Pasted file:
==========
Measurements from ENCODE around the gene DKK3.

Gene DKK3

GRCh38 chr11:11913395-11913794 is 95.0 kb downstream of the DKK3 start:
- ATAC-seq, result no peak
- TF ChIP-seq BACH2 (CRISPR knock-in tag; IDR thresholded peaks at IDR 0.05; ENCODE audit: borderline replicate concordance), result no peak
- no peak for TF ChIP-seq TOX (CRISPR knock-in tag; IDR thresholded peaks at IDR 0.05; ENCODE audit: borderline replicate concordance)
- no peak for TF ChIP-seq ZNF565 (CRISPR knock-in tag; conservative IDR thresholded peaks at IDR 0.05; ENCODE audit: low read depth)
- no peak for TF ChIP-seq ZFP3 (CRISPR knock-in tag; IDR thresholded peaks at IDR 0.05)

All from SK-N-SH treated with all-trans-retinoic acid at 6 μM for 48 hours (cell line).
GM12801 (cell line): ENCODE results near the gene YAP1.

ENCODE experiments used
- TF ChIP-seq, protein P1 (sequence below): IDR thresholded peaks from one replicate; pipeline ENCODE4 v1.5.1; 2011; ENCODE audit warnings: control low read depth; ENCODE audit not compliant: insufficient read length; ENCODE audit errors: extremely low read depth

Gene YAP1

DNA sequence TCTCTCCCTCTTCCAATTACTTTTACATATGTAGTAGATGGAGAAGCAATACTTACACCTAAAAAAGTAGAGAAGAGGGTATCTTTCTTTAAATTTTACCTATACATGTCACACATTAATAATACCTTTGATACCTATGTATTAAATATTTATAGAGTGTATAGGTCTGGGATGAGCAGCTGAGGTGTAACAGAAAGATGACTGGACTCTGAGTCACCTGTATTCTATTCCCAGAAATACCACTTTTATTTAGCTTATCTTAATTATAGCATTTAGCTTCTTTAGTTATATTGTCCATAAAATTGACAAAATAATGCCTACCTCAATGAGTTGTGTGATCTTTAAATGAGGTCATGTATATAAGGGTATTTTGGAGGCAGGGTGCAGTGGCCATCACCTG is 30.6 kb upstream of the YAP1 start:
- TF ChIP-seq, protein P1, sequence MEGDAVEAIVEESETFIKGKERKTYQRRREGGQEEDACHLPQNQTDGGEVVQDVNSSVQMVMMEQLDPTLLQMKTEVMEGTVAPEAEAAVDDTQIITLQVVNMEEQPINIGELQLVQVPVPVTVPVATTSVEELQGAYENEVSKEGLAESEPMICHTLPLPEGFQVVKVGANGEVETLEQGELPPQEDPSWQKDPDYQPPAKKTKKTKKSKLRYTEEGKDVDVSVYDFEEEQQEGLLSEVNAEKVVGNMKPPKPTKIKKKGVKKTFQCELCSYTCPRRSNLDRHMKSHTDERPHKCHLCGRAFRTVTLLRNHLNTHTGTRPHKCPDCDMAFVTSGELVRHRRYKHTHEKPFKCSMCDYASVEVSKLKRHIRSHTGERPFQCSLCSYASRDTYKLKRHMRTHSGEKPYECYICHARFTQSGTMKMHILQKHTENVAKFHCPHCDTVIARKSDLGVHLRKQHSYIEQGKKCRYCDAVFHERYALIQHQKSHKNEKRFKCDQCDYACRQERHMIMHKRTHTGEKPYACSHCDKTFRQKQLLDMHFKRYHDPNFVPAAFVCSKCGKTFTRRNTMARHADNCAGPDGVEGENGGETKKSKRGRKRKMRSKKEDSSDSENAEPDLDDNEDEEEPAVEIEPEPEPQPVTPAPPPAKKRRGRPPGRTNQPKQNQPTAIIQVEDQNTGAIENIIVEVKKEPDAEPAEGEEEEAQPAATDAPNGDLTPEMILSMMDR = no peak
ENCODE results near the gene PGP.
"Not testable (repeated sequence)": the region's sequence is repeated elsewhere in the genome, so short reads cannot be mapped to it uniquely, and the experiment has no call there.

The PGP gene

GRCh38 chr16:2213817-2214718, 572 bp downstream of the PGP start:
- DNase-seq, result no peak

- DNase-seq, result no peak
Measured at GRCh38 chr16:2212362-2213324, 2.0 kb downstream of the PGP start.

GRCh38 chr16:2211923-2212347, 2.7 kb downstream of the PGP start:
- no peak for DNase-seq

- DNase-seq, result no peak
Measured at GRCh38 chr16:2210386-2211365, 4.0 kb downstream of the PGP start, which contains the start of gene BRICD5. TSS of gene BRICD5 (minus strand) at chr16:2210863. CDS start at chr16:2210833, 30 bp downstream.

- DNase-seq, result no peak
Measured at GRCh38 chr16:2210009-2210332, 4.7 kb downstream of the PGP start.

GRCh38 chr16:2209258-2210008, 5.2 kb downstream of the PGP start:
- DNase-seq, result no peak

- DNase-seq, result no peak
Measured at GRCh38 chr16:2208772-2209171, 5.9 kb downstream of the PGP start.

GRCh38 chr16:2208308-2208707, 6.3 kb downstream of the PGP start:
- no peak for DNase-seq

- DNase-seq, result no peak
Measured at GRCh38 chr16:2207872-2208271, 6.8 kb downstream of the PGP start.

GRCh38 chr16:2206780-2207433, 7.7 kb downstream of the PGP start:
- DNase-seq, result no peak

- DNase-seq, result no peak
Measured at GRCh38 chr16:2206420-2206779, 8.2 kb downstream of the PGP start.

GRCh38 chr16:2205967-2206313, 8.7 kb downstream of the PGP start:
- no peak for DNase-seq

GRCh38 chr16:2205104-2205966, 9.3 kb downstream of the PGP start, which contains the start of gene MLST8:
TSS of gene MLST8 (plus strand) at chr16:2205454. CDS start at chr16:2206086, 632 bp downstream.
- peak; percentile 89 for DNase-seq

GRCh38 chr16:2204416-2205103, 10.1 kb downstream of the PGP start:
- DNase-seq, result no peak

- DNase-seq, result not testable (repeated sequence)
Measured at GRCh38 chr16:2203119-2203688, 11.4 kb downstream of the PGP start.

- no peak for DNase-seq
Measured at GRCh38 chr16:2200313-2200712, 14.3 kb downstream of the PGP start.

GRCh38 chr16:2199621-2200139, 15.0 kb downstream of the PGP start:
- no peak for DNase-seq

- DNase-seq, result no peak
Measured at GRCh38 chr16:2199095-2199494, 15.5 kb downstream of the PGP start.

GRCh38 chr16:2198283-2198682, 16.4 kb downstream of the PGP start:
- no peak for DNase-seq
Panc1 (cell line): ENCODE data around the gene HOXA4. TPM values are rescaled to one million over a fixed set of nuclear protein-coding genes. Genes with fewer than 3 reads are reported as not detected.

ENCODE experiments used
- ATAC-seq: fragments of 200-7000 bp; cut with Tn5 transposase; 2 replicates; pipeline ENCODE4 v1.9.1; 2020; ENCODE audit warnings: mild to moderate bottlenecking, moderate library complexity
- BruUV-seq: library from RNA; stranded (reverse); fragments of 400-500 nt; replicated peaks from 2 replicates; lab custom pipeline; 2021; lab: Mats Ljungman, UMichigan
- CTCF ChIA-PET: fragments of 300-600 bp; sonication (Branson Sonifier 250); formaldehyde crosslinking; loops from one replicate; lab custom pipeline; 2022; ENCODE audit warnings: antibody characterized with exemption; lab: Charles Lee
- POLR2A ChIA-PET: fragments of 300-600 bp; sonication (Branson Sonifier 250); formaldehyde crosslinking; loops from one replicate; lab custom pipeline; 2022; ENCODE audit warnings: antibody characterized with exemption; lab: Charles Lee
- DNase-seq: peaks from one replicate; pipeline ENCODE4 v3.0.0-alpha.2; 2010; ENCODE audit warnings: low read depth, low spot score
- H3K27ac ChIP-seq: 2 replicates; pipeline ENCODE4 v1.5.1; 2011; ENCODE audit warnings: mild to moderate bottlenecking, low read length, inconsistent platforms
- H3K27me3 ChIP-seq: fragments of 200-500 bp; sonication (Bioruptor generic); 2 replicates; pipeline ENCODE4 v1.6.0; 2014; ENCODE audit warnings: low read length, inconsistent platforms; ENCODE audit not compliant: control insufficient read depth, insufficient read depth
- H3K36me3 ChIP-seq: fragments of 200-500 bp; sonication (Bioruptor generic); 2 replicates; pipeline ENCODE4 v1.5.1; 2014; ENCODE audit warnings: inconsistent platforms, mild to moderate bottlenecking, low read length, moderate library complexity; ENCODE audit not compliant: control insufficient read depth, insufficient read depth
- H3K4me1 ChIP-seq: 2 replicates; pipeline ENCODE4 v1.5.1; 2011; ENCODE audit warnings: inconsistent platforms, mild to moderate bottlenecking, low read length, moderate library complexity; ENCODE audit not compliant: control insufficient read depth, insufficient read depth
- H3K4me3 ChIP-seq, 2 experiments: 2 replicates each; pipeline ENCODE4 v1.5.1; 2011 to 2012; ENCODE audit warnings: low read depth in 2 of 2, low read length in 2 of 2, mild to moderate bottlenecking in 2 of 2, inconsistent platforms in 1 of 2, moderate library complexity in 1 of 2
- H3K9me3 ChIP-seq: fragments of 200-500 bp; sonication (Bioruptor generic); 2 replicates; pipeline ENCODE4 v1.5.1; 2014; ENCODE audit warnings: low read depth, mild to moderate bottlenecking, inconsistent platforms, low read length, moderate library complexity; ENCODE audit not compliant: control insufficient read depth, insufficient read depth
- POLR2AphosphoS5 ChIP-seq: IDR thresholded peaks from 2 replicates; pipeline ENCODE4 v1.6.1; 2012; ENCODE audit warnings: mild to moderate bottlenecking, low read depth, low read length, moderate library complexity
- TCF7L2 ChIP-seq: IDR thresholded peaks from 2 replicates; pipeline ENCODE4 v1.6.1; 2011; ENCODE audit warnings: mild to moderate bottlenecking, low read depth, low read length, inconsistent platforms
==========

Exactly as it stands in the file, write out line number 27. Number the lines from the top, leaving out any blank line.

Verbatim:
- DNase-seq, result no peak